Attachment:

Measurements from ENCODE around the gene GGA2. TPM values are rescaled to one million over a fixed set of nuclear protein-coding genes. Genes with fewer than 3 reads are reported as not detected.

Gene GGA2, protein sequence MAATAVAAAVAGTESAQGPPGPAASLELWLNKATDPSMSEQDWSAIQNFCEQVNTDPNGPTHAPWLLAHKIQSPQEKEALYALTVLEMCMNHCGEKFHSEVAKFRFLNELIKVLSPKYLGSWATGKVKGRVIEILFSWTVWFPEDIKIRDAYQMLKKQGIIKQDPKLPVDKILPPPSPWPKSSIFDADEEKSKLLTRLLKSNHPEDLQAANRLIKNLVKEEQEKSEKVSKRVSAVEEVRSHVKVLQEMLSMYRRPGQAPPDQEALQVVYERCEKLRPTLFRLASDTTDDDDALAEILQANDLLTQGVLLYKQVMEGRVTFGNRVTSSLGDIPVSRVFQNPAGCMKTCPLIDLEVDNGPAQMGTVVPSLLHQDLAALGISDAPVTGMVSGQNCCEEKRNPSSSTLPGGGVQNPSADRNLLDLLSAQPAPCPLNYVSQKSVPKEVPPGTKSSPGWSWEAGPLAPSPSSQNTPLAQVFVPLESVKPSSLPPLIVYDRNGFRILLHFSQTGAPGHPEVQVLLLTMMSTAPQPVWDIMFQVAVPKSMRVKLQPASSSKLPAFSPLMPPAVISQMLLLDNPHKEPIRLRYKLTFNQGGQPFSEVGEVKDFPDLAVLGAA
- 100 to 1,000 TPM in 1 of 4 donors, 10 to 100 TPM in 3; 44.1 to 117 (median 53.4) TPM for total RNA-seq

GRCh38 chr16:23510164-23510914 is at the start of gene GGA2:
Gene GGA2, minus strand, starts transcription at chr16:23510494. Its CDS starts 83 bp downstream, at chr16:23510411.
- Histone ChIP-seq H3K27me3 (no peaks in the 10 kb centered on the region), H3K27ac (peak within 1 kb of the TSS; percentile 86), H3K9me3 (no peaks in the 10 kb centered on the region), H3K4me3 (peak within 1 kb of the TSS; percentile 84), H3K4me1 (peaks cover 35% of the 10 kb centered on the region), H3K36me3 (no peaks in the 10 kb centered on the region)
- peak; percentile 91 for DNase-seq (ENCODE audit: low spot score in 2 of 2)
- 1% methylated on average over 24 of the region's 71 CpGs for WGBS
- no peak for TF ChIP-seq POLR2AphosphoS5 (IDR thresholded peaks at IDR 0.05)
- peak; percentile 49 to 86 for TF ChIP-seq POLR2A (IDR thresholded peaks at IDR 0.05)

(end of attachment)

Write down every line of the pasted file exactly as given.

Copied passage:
Measurements from ENCODE around the gene GGA2. TPM values are rescaled to one million over a fixed set of nuclear protein-coding genes. Genes with fewer than 3 reads are reported as not detected.

Gene GGA2, protein sequence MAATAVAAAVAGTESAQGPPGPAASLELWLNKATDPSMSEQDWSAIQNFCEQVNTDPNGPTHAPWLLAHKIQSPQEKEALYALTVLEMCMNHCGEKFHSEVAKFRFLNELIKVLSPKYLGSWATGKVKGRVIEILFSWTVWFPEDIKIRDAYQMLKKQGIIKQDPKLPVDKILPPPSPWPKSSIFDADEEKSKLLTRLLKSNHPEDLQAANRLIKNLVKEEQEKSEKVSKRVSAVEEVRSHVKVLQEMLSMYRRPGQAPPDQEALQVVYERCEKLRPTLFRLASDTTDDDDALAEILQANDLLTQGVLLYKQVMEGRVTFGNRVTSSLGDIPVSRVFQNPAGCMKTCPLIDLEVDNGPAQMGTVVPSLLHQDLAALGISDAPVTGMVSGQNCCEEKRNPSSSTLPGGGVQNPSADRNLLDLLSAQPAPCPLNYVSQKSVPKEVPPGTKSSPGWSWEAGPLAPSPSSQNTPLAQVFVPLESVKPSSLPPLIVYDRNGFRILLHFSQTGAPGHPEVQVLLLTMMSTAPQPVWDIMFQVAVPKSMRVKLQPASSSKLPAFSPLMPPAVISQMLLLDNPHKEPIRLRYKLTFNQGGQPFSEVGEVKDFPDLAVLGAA
- 100 to 1,000 TPM in 1 of 4 donors, 10 to 100 TPM in 3; 44.1 to 117 (median 53.4) TPM for total RNA-seq

GRCh38 chr16:23510164-23510914 is at the start of gene GGA2:
Gene GGA2, minus strand, starts transcription at chr16:23510494. Its CDS starts 83 bp downstream, at chr16:23510411.
- Histone ChIP-seq H3K27me3 (no peaks in the 10 kb centered on the region), H3K27ac (peak within 1 kb of the TSS; percentile 86), H3K9me3 (no peaks in the 10 kb centered on the region), H3K4me3 (peak within 1 kb of the TSS; percentile 84), H3K4me1 (peaks cover 35% of the 10 kb centered on the region), H3K36me3 (no peaks in the 10 kb centered on the region)
- peak; percentile 91 for DNase-seq (ENCODE audit: low spot score in 2 of 2)
- 1% methylated on average over 24 of the region's 71 CpGs for WGBS
- no peak for TF ChIP-seq POLR2AphosphoS5 (IDR thresholded peaks at IDR 0.05)
- peak; percentile 49 to 86 for TF ChIP-seq POLR2A (IDR thresholded peaks at IDR 0.05)